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Loma Portal lawyer wants to oust San Diego's airport

Airplane noise

Airplane about to land - Image by Meyer/Schoepfer
Airplane about to land

You have just been subjected to aural pollution: the sound of a 707 landing at Lindbergh Field.

According to San Diego International Airport Manager M.A. McDonald, this kind of pollution-air traffic noise-is falling off. Two of the reasons he gives are fewer flights per day and newer, quieter planes.

He said this only a month ago, according to a story in the San Diego Union. So we have nothing to worry about. Right?...Wrong! Says attorney Carlisle Lewis, chairman of the local Airport Re-location Committee, sitting in his office on the sixth floor of the Home Tower downtown. Lewis had come out to the waiting room to shake my hand and usher me into his private office.

READER: How did you happen to get involved in fighting airplane noise?

LEWIS: When I fist came to San Diego, I lived in the Loma Portal area. That was 1959 to 1963. I was a very poor, young attorney then.

We moved away to Clairemont, always with the intention of returning to Point Loma. When I returned in 1969, I was impressed by the tremendous increase in noise. There were simply more jets. There are, I think, over 200 flights a day. I became involved in the Airport Re-location Committee, composed of Point Loma people and citizens east of the airport flight pattern. I’m presently chairman of the Committee.

READER: Are the Committee members all residents?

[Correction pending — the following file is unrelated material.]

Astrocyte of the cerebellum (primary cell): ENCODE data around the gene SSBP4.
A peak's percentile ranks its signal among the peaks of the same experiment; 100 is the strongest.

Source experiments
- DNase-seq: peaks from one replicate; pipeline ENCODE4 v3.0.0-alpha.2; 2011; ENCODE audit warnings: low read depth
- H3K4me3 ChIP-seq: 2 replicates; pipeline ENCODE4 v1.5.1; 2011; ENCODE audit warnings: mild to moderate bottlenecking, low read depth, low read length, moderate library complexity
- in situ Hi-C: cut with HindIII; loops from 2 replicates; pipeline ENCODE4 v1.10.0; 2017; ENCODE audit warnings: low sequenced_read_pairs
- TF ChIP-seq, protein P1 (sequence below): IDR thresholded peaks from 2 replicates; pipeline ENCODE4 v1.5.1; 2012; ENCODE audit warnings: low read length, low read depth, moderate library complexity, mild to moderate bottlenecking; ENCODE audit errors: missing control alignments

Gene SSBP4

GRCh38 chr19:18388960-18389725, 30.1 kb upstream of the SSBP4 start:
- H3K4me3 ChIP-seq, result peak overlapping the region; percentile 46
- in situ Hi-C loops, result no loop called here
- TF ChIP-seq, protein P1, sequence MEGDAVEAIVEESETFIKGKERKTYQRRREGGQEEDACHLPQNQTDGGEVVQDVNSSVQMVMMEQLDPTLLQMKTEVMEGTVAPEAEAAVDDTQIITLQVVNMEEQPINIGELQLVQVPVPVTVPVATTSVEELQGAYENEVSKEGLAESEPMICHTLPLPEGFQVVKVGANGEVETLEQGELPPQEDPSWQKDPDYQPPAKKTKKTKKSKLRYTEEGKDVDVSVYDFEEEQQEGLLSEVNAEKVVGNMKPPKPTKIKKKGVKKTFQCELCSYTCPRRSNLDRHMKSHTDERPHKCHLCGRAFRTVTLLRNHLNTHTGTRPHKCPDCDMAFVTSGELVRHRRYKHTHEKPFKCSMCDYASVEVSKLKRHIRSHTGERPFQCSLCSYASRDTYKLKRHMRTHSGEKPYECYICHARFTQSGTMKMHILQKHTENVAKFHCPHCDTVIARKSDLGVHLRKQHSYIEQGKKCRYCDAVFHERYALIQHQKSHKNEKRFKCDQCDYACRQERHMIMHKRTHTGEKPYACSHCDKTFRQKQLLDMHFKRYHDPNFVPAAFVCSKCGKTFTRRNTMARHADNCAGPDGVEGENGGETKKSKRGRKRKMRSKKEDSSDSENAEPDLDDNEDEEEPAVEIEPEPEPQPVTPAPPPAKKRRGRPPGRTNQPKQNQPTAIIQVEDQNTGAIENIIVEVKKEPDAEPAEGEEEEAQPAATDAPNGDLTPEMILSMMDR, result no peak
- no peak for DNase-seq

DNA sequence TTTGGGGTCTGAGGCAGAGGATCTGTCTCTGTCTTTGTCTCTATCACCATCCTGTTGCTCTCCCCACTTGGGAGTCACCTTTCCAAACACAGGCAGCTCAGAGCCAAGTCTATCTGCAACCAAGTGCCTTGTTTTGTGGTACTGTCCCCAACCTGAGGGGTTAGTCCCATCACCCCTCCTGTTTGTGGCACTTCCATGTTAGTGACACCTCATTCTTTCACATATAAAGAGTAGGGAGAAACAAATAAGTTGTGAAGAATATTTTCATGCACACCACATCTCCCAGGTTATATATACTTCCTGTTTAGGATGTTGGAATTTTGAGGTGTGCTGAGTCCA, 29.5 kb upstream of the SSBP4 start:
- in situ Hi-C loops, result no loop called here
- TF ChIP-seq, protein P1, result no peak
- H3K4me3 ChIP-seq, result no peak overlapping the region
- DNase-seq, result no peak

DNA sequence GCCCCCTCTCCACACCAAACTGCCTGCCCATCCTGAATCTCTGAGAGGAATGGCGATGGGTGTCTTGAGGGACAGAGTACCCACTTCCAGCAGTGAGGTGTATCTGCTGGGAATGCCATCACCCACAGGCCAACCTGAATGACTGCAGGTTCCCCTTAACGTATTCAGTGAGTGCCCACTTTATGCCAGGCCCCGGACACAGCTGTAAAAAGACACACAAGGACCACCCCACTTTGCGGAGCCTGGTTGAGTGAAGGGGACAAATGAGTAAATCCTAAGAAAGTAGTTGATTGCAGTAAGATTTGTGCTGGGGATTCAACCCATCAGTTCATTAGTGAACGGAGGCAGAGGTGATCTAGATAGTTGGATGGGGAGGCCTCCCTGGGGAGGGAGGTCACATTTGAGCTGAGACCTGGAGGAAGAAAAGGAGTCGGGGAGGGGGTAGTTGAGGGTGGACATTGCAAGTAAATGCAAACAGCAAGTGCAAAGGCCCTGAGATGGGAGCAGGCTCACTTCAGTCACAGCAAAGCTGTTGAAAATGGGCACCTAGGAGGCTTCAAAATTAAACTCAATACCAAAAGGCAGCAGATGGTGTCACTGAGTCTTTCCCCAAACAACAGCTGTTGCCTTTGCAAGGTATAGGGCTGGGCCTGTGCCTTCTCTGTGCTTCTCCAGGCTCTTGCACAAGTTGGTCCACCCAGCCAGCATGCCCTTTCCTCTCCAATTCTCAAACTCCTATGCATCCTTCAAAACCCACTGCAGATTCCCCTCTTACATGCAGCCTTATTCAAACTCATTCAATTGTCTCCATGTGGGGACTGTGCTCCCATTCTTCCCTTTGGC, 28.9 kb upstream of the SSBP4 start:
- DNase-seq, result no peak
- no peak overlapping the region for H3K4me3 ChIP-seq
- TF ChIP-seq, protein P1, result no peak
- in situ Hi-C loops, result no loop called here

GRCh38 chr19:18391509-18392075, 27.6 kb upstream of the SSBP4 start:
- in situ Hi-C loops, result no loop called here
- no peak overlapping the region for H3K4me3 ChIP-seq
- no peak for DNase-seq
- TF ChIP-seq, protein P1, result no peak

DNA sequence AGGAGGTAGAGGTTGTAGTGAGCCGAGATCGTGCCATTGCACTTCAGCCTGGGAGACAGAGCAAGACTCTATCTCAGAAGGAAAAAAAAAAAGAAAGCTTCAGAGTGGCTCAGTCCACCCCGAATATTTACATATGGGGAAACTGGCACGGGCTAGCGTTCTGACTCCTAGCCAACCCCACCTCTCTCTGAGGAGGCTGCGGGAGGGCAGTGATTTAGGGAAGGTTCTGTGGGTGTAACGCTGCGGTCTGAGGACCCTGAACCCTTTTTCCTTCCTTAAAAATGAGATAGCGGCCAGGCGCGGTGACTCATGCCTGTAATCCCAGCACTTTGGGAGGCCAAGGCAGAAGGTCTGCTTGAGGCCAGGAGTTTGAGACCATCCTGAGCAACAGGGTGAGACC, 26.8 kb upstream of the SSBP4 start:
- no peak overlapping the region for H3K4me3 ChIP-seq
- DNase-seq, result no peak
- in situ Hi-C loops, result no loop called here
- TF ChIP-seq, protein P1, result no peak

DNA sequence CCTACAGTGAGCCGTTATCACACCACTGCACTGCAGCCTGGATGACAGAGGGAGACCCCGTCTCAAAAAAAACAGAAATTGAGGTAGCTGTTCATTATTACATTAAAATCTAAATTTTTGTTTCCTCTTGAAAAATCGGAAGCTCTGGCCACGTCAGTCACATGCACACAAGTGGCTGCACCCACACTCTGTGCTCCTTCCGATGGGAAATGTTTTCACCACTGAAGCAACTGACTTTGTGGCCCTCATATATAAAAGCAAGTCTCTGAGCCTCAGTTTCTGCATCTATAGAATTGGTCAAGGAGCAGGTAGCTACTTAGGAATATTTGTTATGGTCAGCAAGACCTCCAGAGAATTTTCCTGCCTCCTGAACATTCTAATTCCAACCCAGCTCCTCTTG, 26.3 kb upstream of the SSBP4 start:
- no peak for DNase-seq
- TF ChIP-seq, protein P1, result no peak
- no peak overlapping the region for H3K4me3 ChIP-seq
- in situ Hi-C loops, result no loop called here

LEWIS: The majority are. But there are landlords and businessmen, too.

READER: What do you say to the people who claim that you knew there was airplane noise in the area before you moved there and thus you have no reason to complain?

LEWIS: Of course the noise was there, but it increased.

READER: So you’d be satisfied with a return to the previous level?

LEWIS: No, of course not. I just want the technological advances available to be used to cut the noise.

READER: Well, the airport manager McDonald claimed that was happening, that the noise was being cut down with the quieter DC-10’s.

LEWIS: I only know of one DC-10 flight; that’s the American Airlines flight about 8:15 every morning. That is quieter.

READER: How about the747’s LEWIS: It’s also a problem of safety. About a year ago on CBS REPORTS a group of pilots called Lindbergh Field one of the one or two most dangerous commercial air fields in the country. Because of the steep landing incline.

READER: Back to the 747’s..

LEWIS: I don’t know about them. Certainly the DC-10 points out the possibility. But it isn’t any individual airplane. Let’s say the DC-10 is quieter. If you have an increase in traffic to 250 or 300 planes a day, there won't be a total drop in noise. If you equipped the field completely with DC-10’s, you’d see a drop. But that’s unlikely. (Lewis then began flipping through a thick book, a study on ’airplane noise, showing me maps of the areas around Lindbergh Field. He explained how California law had set up 65 decibels as the maximum level for hearing safety. And how there are over 100,000 people in San Diego living in areas with more than 65 decibels, 9,000 people in areas of over 90 decibels.)

READER: What do you see as a solution to the problem?

LEWIS: To move the airport.

READER: But where?